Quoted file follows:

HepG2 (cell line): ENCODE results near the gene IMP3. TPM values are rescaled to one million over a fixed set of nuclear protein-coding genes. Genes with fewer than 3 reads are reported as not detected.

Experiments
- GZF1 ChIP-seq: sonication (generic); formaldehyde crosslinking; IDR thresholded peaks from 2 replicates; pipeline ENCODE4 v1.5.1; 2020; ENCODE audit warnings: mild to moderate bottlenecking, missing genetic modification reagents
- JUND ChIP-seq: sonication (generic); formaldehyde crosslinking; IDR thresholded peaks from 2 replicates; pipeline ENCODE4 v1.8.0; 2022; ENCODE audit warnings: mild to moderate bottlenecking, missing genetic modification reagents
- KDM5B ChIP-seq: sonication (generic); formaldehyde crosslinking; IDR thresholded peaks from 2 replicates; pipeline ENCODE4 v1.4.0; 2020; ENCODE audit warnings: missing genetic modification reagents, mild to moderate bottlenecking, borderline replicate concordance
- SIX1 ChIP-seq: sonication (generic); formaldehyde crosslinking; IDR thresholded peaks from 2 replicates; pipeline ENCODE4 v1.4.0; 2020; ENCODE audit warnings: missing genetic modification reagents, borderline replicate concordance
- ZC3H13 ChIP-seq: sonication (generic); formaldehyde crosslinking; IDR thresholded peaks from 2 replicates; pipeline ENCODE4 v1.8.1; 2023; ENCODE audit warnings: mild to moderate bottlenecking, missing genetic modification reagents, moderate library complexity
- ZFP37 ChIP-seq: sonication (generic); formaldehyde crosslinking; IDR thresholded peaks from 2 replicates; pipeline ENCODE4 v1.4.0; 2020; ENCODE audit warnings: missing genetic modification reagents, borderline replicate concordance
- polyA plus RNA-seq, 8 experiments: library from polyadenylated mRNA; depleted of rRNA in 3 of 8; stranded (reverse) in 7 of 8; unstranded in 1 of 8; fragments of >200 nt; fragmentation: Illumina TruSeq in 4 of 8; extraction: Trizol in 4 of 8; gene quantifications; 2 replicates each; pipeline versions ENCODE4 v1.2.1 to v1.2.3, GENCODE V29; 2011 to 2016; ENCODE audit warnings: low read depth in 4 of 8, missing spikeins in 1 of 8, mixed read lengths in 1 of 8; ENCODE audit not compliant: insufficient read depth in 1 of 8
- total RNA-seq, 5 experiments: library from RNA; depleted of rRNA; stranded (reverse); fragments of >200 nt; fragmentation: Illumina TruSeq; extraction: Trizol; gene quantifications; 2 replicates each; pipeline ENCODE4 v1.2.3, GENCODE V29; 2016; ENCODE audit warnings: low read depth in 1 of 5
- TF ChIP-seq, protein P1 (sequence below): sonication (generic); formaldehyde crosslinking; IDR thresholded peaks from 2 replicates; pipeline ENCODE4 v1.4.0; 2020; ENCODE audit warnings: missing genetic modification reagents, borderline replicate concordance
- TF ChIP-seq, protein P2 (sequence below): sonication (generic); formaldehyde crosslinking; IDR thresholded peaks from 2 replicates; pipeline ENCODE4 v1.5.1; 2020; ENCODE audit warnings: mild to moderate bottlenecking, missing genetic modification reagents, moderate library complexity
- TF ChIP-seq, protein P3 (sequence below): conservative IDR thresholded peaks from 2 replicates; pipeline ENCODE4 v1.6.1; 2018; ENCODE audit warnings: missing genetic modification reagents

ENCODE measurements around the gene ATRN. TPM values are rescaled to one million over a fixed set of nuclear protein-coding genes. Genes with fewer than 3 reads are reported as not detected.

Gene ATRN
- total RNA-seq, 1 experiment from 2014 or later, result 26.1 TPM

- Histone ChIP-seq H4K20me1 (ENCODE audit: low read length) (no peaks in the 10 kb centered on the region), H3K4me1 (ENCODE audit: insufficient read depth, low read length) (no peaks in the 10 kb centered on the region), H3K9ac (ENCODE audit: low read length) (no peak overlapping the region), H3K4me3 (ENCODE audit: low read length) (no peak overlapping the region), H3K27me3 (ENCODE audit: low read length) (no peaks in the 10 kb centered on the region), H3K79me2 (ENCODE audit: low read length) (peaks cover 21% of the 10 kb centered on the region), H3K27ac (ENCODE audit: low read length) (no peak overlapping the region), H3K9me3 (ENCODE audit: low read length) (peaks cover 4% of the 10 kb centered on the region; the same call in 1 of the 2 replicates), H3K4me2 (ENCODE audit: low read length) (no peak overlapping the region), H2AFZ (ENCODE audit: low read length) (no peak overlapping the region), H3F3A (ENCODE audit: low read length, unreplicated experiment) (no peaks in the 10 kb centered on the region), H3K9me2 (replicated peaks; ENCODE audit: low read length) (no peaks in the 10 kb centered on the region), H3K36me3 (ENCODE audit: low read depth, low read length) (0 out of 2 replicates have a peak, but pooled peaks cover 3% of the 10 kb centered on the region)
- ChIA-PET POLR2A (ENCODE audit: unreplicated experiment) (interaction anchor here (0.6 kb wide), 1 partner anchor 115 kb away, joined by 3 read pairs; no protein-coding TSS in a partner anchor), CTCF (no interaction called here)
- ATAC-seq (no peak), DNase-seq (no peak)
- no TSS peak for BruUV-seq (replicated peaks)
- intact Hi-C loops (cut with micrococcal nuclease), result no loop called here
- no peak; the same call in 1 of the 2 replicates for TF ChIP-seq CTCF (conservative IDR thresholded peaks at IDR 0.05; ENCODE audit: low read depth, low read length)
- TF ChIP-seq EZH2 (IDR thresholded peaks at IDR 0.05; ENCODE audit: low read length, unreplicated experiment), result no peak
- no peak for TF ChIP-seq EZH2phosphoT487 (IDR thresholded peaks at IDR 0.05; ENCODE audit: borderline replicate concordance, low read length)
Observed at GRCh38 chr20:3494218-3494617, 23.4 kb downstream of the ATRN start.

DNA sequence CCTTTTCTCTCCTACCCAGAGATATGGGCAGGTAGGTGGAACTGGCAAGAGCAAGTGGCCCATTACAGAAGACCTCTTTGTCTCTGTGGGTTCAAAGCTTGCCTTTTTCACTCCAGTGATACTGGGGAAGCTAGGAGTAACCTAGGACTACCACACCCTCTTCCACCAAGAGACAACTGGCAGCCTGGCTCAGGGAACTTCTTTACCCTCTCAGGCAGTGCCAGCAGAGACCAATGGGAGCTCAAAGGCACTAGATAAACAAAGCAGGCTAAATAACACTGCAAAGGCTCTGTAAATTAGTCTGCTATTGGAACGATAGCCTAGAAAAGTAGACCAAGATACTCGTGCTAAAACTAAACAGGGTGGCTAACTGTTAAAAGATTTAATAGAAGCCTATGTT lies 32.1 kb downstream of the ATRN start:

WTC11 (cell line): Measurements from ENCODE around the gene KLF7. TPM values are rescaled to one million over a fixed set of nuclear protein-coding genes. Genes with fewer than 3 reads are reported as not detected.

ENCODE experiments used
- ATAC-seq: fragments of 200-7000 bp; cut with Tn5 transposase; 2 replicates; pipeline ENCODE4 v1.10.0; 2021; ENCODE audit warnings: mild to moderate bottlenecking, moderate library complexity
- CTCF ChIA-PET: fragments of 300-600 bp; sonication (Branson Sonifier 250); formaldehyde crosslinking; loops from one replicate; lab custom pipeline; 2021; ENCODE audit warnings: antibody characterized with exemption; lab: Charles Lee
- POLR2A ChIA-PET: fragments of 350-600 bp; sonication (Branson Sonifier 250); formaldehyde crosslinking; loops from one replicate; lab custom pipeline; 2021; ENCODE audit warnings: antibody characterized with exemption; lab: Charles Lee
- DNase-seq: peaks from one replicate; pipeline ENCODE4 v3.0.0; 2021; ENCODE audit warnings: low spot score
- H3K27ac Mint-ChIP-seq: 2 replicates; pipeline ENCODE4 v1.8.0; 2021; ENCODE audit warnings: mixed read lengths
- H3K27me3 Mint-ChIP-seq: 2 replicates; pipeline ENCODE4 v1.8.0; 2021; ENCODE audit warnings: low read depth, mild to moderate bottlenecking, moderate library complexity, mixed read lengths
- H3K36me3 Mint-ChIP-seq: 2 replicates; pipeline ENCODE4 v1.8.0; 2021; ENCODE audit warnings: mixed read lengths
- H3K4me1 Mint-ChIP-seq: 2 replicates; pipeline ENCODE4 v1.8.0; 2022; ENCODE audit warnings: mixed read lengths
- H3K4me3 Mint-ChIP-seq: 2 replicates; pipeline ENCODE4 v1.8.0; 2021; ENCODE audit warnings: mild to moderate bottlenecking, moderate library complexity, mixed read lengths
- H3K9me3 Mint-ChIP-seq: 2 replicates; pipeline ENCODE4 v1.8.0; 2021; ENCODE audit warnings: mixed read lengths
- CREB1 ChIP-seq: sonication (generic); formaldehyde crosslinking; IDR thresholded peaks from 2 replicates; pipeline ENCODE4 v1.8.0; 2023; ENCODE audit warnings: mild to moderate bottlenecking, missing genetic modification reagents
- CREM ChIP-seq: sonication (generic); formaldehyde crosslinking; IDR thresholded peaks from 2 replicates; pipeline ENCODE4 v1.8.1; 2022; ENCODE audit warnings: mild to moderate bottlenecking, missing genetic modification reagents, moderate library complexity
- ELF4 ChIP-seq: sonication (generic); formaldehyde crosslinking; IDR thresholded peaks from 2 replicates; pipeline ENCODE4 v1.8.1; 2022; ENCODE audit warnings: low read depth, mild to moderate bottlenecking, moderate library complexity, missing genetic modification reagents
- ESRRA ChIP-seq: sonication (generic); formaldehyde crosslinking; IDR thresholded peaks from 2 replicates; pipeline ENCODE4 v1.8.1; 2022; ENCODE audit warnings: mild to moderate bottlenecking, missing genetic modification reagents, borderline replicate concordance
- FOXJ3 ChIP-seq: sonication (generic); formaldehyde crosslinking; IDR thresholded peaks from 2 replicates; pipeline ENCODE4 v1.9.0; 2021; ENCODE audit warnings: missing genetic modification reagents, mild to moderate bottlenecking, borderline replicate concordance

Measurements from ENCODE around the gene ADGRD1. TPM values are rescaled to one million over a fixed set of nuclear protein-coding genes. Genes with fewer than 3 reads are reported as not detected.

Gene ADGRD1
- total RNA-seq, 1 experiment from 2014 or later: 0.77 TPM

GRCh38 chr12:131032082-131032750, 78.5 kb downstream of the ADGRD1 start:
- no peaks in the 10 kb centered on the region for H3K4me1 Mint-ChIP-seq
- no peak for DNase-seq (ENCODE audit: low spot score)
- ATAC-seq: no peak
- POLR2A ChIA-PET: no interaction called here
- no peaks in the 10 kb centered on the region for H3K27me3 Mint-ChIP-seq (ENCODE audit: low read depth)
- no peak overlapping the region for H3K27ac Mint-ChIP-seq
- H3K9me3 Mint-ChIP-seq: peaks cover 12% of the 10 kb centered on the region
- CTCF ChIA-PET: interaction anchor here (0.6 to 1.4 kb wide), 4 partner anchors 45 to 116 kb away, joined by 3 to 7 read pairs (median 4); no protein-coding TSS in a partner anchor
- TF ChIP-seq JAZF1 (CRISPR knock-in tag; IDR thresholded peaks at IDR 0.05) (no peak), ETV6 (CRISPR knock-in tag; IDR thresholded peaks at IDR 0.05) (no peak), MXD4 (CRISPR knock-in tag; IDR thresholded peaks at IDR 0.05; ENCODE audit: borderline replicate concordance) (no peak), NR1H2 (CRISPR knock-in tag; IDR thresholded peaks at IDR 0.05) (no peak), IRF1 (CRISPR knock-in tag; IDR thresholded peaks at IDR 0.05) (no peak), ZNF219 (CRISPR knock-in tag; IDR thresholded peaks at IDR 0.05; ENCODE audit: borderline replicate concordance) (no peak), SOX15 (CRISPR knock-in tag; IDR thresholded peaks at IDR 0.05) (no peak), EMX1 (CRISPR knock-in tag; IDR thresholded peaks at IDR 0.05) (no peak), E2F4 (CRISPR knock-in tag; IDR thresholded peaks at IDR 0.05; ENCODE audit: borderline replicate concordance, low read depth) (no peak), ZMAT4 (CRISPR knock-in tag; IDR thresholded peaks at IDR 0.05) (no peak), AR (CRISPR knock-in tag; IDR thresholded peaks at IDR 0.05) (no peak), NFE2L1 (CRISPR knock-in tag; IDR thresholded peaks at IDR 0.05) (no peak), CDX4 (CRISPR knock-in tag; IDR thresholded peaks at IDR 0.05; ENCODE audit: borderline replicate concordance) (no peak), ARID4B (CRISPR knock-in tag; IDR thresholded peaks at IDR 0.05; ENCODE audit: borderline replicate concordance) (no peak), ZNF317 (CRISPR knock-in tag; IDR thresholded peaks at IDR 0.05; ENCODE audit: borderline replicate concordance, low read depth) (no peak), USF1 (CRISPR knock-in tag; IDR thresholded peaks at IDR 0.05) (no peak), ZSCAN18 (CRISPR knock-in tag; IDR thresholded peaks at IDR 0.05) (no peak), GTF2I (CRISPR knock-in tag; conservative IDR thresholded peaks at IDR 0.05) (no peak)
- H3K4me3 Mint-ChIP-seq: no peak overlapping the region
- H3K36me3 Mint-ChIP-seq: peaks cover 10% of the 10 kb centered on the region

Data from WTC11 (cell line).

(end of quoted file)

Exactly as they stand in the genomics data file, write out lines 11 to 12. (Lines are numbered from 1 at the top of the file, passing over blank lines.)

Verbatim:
- TF ChIP-seq, protein P1 (sequence below): sonication (generic); formaldehyde crosslinking; IDR thresholded peaks from 2 replicates; pipeline ENCODE4 v1.4.0; 2020; ENCODE audit warnings: missing genetic modification reagents, borderline replicate concordance
- TF ChIP-seq, protein P2 (sequence below): sonication (generic); formaldehyde crosslinking; IDR thresholded peaks from 2 replicates; pipeline ENCODE4 v1.5.1; 2020; ENCODE audit warnings: mild to moderate bottlenecking, missing genetic modification reagents, moderate library complexity